Trini Vergara
Written & Posted by Trini VergaraRegistered Clinical Counsellor

Closing the Divide: Addressing the Orgasm Gap

31 May, 2023
orgasm gap, sex therapy, sexual education, sex equality

The orgasm gap is the consistent empirical finding that during heterosexual sex, men have more orgasms than women do. Which is ironic, considering that people with vulvas have an anatomical structure whose only function is to provide pleasure: the clitoris. Then why is it that people with vulvas have a harder time experiencing orgasms than people with penises?

SPOILER ALERT 1: it has nothing do with people with vulvas being defective or failures, or vulvas being more complicated than penises.

SPOILER ALERT 2: we are not machines that need to be
“fixed” and sex shouldn’t -or doesn’t have to- be focused on productivity (e.g. how many orgasms did you have, how quickly did you have them, etc.).

The reason why people with vulvas have a hard time having orgasms has a lot to do the societal beliefs about sex that we have internalized. For example, many of us have learned and followed the same societal script for sex: first, we engage in foreplay, just the necessary amount of time to get the vulva lubricated and ready for penetration; second, we attempt penetration; third: the person with a penis has an orgasm, which marks the end of sex. No wonder people with vulvas are having no orgasms— or at least, fewer orgasms than people with penises! Not experiencing orgasms if there is not external clitoris stimulation is the norm rather than a defect.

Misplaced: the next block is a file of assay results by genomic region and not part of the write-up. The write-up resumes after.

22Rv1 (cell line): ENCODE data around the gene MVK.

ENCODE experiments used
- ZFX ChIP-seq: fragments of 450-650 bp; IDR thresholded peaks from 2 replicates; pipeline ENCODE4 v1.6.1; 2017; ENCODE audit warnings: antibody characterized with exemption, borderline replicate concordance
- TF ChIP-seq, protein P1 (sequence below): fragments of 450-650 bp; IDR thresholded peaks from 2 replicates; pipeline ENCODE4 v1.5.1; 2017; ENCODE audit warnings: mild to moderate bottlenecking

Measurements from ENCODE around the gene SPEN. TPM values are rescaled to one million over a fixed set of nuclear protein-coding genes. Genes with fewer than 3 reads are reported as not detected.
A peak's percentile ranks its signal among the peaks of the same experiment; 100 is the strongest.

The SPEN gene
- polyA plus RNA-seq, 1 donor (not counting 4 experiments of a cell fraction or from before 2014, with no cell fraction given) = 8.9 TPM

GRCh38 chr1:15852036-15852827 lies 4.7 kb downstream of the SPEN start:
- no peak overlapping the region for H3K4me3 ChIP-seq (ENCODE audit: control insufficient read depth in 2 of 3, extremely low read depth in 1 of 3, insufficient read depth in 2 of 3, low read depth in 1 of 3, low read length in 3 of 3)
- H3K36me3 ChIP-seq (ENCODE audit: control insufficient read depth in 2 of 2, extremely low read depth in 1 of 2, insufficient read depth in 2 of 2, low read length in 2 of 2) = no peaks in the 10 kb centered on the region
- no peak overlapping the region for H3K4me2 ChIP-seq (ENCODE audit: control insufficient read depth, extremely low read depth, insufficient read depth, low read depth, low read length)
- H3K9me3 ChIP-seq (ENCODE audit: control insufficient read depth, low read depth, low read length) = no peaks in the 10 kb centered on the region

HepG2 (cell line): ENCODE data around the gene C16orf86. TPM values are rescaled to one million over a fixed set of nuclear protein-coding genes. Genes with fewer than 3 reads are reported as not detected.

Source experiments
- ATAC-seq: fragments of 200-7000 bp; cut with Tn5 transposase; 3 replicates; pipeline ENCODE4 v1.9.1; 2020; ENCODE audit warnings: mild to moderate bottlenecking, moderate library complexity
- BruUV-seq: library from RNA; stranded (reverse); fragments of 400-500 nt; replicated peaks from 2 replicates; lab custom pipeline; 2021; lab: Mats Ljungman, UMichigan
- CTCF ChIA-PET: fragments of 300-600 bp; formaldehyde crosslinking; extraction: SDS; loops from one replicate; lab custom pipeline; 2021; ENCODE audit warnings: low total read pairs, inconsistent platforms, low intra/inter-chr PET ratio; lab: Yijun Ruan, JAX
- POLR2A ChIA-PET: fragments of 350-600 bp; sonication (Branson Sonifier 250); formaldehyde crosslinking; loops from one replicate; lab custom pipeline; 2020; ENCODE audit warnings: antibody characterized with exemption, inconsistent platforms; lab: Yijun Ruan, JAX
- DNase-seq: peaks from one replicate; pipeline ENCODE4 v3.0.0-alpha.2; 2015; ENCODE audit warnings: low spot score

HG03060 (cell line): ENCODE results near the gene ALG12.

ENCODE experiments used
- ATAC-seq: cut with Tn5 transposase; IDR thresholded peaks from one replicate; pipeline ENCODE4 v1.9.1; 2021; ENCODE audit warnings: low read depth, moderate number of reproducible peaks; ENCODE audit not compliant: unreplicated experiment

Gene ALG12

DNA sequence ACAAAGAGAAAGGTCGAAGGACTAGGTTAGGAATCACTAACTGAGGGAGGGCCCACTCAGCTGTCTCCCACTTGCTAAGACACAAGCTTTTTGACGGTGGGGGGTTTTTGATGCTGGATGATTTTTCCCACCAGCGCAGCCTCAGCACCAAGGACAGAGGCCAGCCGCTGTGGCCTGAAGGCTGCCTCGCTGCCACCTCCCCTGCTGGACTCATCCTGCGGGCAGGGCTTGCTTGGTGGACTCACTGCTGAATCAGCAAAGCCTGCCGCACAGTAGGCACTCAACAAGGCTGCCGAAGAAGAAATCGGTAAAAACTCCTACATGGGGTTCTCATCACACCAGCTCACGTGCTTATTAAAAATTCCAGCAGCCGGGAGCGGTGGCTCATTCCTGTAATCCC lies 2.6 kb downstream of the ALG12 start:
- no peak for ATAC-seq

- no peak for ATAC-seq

And, I should add: touching the clitoris for a few minutes probably won’t cut it; the average amount of time that takes people with vulvas to have an orgasm is about 20 minutes. Although, who is counting!?

How do we start closing the orgasm gap?
If we want to experience more pleasure, a big part of the work has to do with identifying our values, attitudes, beliefs and feelings about sex and reflecting on where they come from (family, friends, religion, porn, mainstream media, etc.), which gives us a chance to take a step back and choose how we want to relate to sex. As Emily Nagoski, author and sex educator, says,

“Treat cultural messages about sex and your body like a salad bar. Take only the things that appeal to you and ignore the rest.”

How different would sex be if the script involved external clitoris stimulation, masturbation, and open communication about sex? How much better would sex be if we didn’t worry about performing and we could instead focus on exploring and being present in the moment? I can bet people would be experiencing so much pleasure that they wouldn’t have to chase orgasms; they would inevitably (and joyfully) happen!

If we want to experience more pleasure during sex, we should try to avoid thinking about achieving orgasms as a goal. It might sound counter-intuitive, but the best way of having an orgasm is by NOT focusing on having orgasms as a goal. It is just like the familiar expression about focusing on the journey
instead of the destination. If the journey involves exploring our pleasure, and then transferring those skills to sex with a partner by communicating our preferences, then we’ll naturally get to our destination!

P.S. I want to acknowledge that in certain cases there might be other issues that can lead to problems with orgasms: medications, mental health issues, problems in a romantic relationships, sexual trauma, etc. Especially in those instances, I would recommend consulting with a sex therapist.

Learn more about Sex Therapy at An Elegant Mind Counselling in Vancouver, BC.

Ready to Start Therapy?